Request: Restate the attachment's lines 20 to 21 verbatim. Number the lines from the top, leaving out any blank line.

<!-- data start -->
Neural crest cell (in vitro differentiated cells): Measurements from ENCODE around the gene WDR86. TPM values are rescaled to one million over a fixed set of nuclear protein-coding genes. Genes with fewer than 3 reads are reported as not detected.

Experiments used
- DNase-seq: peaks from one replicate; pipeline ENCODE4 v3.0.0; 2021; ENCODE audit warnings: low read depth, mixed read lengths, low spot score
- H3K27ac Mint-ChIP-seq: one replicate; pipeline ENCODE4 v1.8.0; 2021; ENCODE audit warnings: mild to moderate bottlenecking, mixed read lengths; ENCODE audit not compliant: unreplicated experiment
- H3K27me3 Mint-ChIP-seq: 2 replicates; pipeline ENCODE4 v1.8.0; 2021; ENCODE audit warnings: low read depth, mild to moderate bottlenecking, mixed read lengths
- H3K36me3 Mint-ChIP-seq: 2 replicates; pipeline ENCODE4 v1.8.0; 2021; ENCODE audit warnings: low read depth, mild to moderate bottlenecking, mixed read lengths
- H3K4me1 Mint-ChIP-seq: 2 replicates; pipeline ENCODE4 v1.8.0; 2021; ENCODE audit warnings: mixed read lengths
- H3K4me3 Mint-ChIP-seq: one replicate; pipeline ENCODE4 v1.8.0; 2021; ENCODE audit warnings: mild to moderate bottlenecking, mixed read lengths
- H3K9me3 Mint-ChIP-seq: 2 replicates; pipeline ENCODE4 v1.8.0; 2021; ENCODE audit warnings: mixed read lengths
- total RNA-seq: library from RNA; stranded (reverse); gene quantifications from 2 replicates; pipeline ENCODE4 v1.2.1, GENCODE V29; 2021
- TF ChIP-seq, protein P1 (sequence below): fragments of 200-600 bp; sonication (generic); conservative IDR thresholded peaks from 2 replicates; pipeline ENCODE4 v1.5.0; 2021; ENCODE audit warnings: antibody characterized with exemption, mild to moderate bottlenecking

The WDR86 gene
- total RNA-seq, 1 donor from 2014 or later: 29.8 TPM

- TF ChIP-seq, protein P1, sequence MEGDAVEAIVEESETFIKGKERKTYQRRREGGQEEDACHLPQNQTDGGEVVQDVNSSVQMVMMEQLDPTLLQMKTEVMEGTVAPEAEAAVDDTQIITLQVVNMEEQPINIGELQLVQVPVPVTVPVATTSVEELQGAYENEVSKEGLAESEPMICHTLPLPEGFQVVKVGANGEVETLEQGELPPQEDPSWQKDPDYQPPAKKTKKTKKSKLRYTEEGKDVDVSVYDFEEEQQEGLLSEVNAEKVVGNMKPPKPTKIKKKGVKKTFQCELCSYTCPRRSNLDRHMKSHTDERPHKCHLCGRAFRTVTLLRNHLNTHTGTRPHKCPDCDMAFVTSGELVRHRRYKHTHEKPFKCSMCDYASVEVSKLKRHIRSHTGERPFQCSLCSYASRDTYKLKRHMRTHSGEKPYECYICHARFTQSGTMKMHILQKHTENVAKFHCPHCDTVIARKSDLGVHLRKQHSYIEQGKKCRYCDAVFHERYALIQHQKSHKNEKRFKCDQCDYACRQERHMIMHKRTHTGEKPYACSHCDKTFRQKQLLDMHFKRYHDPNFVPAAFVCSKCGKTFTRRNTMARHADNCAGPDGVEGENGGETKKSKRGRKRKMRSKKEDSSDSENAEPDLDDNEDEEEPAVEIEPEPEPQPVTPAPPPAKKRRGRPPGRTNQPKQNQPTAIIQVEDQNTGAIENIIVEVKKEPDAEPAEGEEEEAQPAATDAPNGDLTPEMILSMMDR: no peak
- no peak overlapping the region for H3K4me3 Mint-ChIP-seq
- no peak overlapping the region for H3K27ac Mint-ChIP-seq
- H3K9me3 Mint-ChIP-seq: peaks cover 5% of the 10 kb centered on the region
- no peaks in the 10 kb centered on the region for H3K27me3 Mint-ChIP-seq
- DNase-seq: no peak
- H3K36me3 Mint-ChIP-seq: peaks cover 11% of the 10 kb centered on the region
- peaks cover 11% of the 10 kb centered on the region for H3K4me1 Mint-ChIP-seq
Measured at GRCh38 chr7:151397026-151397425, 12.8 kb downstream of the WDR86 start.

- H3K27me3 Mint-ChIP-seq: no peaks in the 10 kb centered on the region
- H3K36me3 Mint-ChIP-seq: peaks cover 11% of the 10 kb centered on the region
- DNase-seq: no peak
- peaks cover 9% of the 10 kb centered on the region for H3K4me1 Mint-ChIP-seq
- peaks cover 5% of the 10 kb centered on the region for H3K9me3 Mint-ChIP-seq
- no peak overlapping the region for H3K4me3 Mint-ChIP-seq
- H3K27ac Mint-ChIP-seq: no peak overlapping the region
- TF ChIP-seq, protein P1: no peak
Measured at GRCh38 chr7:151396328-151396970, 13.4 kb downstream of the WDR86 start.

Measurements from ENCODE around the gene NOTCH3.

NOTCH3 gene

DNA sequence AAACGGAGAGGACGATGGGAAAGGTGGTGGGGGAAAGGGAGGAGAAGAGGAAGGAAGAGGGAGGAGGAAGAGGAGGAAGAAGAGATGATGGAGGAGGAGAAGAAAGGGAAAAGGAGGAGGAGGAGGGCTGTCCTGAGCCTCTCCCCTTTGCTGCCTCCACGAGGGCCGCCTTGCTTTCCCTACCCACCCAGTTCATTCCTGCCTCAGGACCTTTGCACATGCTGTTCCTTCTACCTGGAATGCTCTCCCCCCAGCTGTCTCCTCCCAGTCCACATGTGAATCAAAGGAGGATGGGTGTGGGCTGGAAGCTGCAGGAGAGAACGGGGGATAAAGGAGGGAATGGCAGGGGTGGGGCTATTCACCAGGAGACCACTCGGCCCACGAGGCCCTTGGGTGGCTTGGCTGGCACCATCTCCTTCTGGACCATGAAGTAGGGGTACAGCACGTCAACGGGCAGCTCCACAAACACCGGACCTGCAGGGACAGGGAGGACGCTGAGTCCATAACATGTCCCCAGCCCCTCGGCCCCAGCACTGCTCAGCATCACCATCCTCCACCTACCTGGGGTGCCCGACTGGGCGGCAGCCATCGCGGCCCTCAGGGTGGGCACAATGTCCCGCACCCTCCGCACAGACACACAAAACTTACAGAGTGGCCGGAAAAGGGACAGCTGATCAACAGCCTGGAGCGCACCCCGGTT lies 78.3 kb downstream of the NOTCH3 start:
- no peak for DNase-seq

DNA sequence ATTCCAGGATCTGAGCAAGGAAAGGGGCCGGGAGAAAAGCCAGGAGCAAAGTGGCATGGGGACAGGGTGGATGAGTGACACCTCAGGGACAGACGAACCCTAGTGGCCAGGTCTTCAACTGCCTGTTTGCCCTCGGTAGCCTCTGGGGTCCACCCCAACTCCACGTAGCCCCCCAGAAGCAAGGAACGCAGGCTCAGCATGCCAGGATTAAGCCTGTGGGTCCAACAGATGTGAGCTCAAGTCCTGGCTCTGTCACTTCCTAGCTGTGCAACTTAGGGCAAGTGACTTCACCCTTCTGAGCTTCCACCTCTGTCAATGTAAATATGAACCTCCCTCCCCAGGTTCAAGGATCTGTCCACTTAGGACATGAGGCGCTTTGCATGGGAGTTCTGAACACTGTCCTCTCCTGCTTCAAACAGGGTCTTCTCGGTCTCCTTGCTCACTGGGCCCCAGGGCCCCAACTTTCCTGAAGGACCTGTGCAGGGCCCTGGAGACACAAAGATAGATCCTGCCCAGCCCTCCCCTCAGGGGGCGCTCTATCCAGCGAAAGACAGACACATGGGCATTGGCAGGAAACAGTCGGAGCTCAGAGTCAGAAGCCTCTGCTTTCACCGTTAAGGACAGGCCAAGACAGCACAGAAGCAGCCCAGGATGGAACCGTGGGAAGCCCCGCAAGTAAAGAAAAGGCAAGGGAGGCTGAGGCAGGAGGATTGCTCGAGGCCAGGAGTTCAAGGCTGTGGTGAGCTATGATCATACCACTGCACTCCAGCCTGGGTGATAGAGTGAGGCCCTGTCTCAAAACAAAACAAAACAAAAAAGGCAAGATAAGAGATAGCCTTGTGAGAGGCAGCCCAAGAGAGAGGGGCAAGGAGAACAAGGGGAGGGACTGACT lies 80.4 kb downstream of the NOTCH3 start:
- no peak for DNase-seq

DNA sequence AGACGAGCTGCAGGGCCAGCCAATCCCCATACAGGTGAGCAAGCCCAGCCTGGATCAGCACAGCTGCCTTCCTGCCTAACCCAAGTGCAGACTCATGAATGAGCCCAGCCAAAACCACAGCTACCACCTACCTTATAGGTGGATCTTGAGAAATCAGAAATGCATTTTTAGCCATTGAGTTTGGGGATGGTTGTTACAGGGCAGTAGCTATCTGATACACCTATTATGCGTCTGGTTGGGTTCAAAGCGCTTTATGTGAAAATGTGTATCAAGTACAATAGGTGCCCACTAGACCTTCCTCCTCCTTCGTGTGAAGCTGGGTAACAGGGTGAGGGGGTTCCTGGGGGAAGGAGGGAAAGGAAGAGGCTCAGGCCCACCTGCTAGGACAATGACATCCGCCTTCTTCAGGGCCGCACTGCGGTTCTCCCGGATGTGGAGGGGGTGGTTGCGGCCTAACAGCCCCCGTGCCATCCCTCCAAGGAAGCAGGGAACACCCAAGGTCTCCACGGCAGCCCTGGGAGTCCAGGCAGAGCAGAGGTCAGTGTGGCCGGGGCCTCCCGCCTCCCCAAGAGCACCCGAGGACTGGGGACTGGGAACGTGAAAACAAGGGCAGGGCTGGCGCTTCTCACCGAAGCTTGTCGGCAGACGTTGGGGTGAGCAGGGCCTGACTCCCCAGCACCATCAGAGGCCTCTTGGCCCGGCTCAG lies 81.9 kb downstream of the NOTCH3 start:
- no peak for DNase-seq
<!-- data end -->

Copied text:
- H3K36me3 Mint-ChIP-seq: peaks cover 11% of the 10 kb centered on the region
- peaks cover 11% of the 10 kb centered on the region for H3K4me1 Mint-ChIP-seq